My dad died recently, but I lost him a long time ago.
It has been over 25 years since I have truly had a relationship with my dad. During my late teens and early 20’s, during some of the hardest time of my life, that is when I had my dad. We were able to share stories, support one another, and forge a relationship out of a difficult family environment.
Growing up, my parent’s relationships was stained at best, my mother controlling and what we did not realize then, in the grip of mental illness. She left when I was 16, it was then that I truly was able to have a relationship with my dad. It was like coming out of a fog and we were able to relate and connect with one another. But time and changes continued, and the fog returned, dividing him from me again. There were times where we tried to push through and have the relationship that we both knew we could, but it was too difficult to navigate the murk around us.
It is this aspect that I feel a deep sense of grief around. The true loss is not recent, it has been on going, the loss of a parent I only had in brief ways.
As I consider my grief, I see years of denial, acceptance and anger swirling around each other. Even times of bargaining where I tried to figure out what it would take, what I would have to give up in order to have a relationship with him. Sitting at his memorial service it all hit, like a ton of bricks. Hearing about the moments and people he shared a life with for 25 years, 25 years that I was denied……… I have been grieving for year, not weeks.
So how do I manage this? It is more than the passing of parent, more than the loss of future times together, but it is the loss of something never had, something robbed from me before I even knew I had it.
This is where the self-love comes in. My strong rational mind is no match for this overwhelming hurt and loss. It is the strong and rational mind that has helped me navigate these past years, but now is the time to grieve.
Pausing and celebrating my dad during his memorial service was one part of this process. Being able to remember the times when I had him in my life, hearing from those that were touched by my dad’s presence and then squarely facing the truth of what had kept him from me helped tremendously.
What followed was a cathartic wailing of hurt and anger. I think we underestimate the value of deep, full, releasing crying and yelling. When there is no need to rationalize, compartmentalize or explain away the feelings, the truth. Where we get to say out loud things that are hard to acknowledge and even harder to confront. We should do this more often. But we should not do it alone.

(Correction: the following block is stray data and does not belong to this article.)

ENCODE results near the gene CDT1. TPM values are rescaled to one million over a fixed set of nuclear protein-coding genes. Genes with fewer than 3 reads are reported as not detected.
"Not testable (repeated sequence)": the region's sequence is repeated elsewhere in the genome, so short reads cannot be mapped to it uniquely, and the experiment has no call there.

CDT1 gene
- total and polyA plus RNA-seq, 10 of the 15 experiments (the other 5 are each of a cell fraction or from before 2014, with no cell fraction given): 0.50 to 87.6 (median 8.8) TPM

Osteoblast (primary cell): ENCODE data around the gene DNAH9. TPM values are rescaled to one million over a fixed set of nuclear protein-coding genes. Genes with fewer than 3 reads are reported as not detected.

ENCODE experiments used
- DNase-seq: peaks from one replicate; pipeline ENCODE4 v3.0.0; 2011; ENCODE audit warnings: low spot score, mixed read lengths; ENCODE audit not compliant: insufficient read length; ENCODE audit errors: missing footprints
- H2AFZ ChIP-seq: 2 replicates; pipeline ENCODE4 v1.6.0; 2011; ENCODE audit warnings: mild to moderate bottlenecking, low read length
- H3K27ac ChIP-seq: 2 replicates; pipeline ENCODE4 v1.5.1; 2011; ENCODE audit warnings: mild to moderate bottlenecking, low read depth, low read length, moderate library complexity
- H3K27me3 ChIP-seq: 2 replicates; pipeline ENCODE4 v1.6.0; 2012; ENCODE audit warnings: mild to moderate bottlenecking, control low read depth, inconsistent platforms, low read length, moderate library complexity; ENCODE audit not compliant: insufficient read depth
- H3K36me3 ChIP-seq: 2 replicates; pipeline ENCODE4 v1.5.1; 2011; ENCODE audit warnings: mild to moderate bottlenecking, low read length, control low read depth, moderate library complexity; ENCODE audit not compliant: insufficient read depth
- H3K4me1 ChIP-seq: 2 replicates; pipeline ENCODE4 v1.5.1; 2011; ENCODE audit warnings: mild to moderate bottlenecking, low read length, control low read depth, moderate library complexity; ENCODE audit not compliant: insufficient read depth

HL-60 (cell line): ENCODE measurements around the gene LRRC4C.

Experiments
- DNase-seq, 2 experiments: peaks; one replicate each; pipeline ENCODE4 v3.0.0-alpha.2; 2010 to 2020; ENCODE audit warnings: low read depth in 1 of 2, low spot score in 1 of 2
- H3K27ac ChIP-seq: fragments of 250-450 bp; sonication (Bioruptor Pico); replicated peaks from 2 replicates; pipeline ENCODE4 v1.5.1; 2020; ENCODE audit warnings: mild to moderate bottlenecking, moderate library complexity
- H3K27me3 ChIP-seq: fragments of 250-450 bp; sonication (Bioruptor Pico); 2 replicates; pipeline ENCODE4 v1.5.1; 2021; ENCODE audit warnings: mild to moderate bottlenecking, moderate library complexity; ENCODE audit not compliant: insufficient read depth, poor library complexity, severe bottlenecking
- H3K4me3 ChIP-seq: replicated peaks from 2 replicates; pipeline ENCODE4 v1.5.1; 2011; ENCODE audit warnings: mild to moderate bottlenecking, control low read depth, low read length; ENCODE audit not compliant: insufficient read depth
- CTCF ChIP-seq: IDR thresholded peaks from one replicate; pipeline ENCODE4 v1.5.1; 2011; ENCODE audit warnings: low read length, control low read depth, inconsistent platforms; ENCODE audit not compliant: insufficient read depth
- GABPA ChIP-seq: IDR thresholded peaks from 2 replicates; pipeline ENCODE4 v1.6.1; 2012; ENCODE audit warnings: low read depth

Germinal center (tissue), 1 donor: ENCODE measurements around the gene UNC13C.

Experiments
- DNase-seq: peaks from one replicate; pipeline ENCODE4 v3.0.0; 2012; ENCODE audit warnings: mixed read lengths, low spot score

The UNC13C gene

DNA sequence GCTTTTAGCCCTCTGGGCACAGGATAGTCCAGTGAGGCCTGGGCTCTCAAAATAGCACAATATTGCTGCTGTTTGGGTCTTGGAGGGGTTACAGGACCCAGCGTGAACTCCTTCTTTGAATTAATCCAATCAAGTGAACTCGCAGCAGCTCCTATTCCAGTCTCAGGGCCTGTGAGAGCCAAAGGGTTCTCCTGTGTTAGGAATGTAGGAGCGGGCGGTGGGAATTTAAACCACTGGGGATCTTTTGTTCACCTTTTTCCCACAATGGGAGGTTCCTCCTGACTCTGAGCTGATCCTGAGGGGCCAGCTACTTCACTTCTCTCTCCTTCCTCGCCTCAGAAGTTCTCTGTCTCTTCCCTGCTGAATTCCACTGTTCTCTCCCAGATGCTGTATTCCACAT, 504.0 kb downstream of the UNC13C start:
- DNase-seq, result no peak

Being able to be vulnerable and let every guard down in the company and support of someone that will sit there, in the emotion of it all, that is a sacred space. Having someone to just be there, not saying anything, not explaining, just expressing a presence of care and strength. I am so grateful to have that someone who hears, understands and knows there is nothing needed to be said beyond a reflection of my experience. My hope is that you all find that someone for you.
Breathe. Talk. Share. Celebrate. Laugh. Cry. Yell. Repeat.
It is not one and done. It is a process, one that might go on longer than expected. Being in the moment with yourself is a great gift of self-love.
As I write this it is only one week from the memorial and two weeks since my dad’s passing. And I realize that I am in the depressed stage of the grieving process. I have been saying all week how tired I am, that I cannot seem to get motivated, I have not exercised or been eating well. I want to watch TV all the time and just sit and check out. The voice in my head is saying DUH! Yet, I want to be done, back to myself. It is almost laughable that I be ‘done’. Years of loss will not be comforted in two weeks. And I am saying to myself more than you, ‘and that is okay’.
Acts of self-love in grief is not about trying to tidy up the messy emotions. It is about being in them, with care and grace for ourselves. Acts of self-love will give us the time and space to process our loss and see the truth. If I have a practice of self-love, I can use the things I have in place, writing being one of them, to process these moments and care for myself. And then choose a healthy meal, and go for a walk, sit and be still, pray, cry, reach out to a friend, pet my dog and…. Breathe. Talk. Share. Celebrate. Laugh. Cry. Yell. Repeat.
I know things about my dad, he was quick with a smile, knew the balance between getting things done and just relaxing, he did not have to have everything be just perfect but wanted to have things nice for us. He was compassionate, sensitive, and nurturing to his best ability.
Today my act of self-love is knowing my dad is that someone who was and would be and is present here with me in my grief.
Written by Sarah Weisbarth
Sarah has been in a wide variety of roles over the course of her career. For 18 years Sarah worked in health care doing program development and implementation as well as business ownership and promotion. Making a career shift to follow her purpose, Sarah has followed her passions as a life coach and program planner. Service is at the heart of Sarah’s involvements both professionally and through volunteer endeavors. She works with organizations that support youth, women and young girls, and families. She is committed to helping people understand their potential and live it out loud in whatever they do.